Sadly, trust is at an ebb in our society. A Harris poll reveals that only 27% of Americans trust the government, only 22% trust the media, only 12% trust big companies, and only 8% trust political parties. 

Personal trust is waning, too. Many people nowadays look back on contracts or commitments as something to negotiate. Half of all marriages end in divorce. Many (perhaps most) of them founder on a lack of trust.

Each of us naturally gravitates away from individuals we can’t believe or rely on and towards those we can. Low trust is the very definition of a bad relationship. And once you forfeit someone’s confidence, it’s awfully hard to win it back.

This is particularly true in business. 

We all survive by selling a product, service or skill. Yet every sale has five basic obstacles: no need, no money, no hurry, no desire, no trust.

If trust is lacking, forget the other four. You’re done. The moment someone suspects your motives, everything you do becomes tainted.

That’s why successful companies make a priority of building and maintaining confidence. John Whitney, a Professor Emeritus of Management at Columbia Business School, estimates that mistrust doubles the cost of doing business.

You may have the best product, great service, competitive pricing, mountains of supporting facts and figures and testimonials galore. But if you don’t command and deserve trust, you will not enjoy long-term success.

It is never enough to simply invite trust. It must be earned.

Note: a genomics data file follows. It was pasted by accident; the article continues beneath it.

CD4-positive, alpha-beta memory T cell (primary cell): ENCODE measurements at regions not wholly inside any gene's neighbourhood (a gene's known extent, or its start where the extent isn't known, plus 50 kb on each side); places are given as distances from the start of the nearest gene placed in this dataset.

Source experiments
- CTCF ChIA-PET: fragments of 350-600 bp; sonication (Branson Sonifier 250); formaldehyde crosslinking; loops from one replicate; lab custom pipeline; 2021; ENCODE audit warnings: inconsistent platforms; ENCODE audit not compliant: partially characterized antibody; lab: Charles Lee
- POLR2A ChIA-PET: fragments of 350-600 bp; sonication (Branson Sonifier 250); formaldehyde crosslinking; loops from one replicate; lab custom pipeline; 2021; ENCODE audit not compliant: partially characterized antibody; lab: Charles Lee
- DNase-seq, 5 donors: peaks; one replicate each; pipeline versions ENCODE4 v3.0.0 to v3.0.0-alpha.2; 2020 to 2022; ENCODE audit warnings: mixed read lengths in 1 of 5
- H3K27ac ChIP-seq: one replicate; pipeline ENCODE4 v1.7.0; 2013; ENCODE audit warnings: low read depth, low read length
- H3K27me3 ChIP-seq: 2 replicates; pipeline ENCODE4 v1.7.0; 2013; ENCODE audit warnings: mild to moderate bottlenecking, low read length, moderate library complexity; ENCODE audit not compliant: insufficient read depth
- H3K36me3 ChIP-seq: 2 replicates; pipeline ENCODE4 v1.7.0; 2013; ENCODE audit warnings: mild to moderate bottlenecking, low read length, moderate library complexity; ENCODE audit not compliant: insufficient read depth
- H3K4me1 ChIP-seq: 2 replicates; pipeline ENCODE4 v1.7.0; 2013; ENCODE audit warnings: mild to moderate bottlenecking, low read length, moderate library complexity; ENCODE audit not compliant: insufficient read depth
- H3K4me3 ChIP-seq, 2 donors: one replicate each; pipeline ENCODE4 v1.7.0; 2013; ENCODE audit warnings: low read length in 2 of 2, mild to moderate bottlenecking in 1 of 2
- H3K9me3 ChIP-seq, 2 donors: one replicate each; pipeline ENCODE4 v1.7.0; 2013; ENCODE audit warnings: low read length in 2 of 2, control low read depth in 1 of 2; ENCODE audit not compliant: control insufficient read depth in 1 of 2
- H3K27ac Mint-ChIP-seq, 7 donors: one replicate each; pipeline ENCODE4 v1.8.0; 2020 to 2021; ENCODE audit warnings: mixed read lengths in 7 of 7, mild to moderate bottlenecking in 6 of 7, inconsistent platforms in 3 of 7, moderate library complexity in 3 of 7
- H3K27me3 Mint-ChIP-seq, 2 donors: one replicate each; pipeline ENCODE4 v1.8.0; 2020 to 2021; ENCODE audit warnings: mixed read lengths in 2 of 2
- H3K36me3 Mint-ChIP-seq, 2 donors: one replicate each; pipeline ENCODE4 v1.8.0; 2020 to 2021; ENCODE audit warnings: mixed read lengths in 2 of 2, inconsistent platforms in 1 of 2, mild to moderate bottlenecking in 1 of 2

In personal relationships, that means handling responsibility, proving your credibility, allowing yourself to be relied upon again and again. It’s not just about integrity. It’s about looking out for the other person’s interests as well as your own.

Employers build trust with employees by assigning them important responsibilities, giving them the freedom to make mistakes, and setting an example. Real leadership is about getting results in ways that inspire confidence. 

In a world that changes as quickly as ours, trust is a critical factor. It is the vital currency.

Business consultant Tom Peters calls trust “the issue of the decade.” Trust makes work easier and more productive. It makes relationships stable and predictable. It creates a sense of community. 

That’s why it’s crucial that we not violate it. Trust can take years to build but only a moment to destroy. And you may not even get an opportunity to try to restore it.

For each of us – and for every organization – trust is something to be built up, protected, valued, cherished, and carefully preserved.

It is the one thing that changes everything.

July 18, 2021

When I think of what a true friend is, “trustworthy” is probably the first attribute that comes to mind.

One of my biggest regrets is the times in my younger life when I let my friends down. And the most hurtful times in my own life are those times people I thought were my friends…let me down. 

I deeply desire to be known as “trustworthy.” So help me God.

   —Art Nicklaus